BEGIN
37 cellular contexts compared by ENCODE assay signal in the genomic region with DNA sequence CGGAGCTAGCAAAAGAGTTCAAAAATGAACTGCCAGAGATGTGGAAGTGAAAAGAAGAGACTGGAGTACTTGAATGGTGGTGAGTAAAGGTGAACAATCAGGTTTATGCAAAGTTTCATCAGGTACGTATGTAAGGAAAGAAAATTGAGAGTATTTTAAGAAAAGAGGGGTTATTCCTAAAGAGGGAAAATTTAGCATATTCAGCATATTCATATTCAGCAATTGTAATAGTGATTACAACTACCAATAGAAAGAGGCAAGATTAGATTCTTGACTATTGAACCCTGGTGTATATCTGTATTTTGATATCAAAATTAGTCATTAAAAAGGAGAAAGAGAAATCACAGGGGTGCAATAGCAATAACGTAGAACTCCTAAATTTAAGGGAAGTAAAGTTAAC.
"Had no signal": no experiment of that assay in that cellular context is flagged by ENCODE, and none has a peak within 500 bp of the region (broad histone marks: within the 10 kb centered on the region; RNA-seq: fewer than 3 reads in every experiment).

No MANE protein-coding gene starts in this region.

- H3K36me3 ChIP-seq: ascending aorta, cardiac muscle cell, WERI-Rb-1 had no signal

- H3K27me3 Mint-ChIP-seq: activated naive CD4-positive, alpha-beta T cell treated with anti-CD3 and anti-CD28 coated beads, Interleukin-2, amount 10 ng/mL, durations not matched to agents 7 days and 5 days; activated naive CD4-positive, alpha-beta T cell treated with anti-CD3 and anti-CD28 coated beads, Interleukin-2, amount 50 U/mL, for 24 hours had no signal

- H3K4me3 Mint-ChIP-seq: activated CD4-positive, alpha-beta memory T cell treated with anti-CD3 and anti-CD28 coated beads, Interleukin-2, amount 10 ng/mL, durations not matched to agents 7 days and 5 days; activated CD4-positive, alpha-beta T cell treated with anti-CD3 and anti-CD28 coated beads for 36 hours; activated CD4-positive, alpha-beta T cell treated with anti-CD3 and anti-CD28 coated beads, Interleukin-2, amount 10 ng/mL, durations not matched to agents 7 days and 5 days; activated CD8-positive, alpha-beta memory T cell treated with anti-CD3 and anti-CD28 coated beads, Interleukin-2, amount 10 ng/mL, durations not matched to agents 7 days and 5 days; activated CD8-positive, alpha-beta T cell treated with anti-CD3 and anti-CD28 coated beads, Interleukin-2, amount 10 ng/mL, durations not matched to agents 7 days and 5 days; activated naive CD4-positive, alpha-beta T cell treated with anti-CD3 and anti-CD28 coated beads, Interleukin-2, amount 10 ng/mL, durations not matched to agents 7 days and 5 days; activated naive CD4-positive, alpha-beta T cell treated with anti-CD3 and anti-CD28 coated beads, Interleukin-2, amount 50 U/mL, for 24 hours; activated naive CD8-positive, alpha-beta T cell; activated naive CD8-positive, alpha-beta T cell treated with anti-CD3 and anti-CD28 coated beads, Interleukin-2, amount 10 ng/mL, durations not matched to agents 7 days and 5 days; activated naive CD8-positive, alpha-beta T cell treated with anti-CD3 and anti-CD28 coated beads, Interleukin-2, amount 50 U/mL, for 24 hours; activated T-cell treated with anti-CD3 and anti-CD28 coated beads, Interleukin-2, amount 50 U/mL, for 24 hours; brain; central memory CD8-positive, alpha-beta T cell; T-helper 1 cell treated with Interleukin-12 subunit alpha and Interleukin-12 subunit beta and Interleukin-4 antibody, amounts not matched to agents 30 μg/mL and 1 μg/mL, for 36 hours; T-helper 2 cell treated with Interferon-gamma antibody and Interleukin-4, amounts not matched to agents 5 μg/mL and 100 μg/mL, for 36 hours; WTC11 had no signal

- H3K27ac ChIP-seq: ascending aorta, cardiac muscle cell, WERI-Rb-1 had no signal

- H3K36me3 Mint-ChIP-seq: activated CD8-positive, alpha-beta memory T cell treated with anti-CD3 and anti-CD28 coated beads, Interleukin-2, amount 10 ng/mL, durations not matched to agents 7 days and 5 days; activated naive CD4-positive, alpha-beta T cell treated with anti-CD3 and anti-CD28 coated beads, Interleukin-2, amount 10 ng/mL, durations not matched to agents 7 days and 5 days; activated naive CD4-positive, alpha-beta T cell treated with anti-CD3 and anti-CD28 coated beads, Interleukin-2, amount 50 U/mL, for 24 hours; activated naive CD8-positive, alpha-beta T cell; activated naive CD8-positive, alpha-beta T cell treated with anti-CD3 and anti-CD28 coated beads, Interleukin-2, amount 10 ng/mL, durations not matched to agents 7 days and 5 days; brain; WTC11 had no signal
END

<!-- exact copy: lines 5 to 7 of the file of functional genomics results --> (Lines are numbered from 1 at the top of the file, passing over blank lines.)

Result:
- H3K27me3 Mint-ChIP-seq: activated naive CD4-positive, alpha-beta T cell treated with anti-CD3 and anti-CD28 coated beads, Interleukin-2, amount 10 ng/mL, durations not matched to agents 7 days and 5 days; activated naive CD4-positive, alpha-beta T cell treated with anti-CD3 and anti-CD28 coated beads, Interleukin-2, amount 50 U/mL, for 24 hours had no signal

- H3K4me3 Mint-ChIP-seq: activated CD4-positive, alpha-beta memory T cell treated with anti-CD3 and anti-CD28 coated beads, Interleukin-2, amount 10 ng/mL, durations not matched to agents 7 days and 5 days; activated CD4-positive, alpha-beta T cell treated with anti-CD3 and anti-CD28 coated beads for 36 hours; activated CD4-positive, alpha-beta T cell treated with anti-CD3 and anti-CD28 coated beads, Interleukin-2, amount 10 ng/mL, durations not matched to agents 7 days and 5 days; activated CD8-positive, alpha-beta memory T cell treated with anti-CD3 and anti-CD28 coated beads, Interleukin-2, amount 10 ng/mL, durations not matched to agents 7 days and 5 days; activated CD8-positive, alpha-beta T cell treated with anti-CD3 and anti-CD28 coated beads, Interleukin-2, amount 10 ng/mL, durations not matched to agents 7 days and 5 days; activated naive CD4-positive, alpha-beta T cell treated with anti-CD3 and anti-CD28 coated beads, Interleukin-2, amount 10 ng/mL, durations not matched to agents 7 days and 5 days; activated naive CD4-positive, alpha-beta T cell treated with anti-CD3 and anti-CD28 coated beads, Interleukin-2, amount 50 U/mL, for 24 hours; activated naive CD8-positive, alpha-beta T cell; activated naive CD8-positive, alpha-beta T cell treated with anti-CD3 and anti-CD28 coated beads, Interleukin-2, amount 10 ng/mL, durations not matched to agents 7 days and 5 days; activated naive CD8-positive, alpha-beta T cell treated with anti-CD3 and anti-CD28 coated beads, Interleukin-2, amount 50 U/mL, for 24 hours; activated T-cell treated with anti-CD3 and anti-CD28 coated beads, Interleukin-2, amount 50 U/mL, for 24 hours; brain; central memory CD8-positive, alpha-beta T cell; T-helper 1 cell treated with Interleukin-12 subunit alpha and Interleukin-12 subunit beta and Interleukin-4 antibody, amounts not matched to agents 30 μg/mL and 1 μg/mL, for 36 hours; T-helper 2 cell treated with Interferon-gamma antibody and Interleukin-4, amounts not matched to agents 5 μg/mL and 100 μg/mL, for 36 hours; WTC11 had no signal

- H3K27ac ChIP-seq: ascending aorta, cardiac muscle cell, WERI-Rb-1 had no signal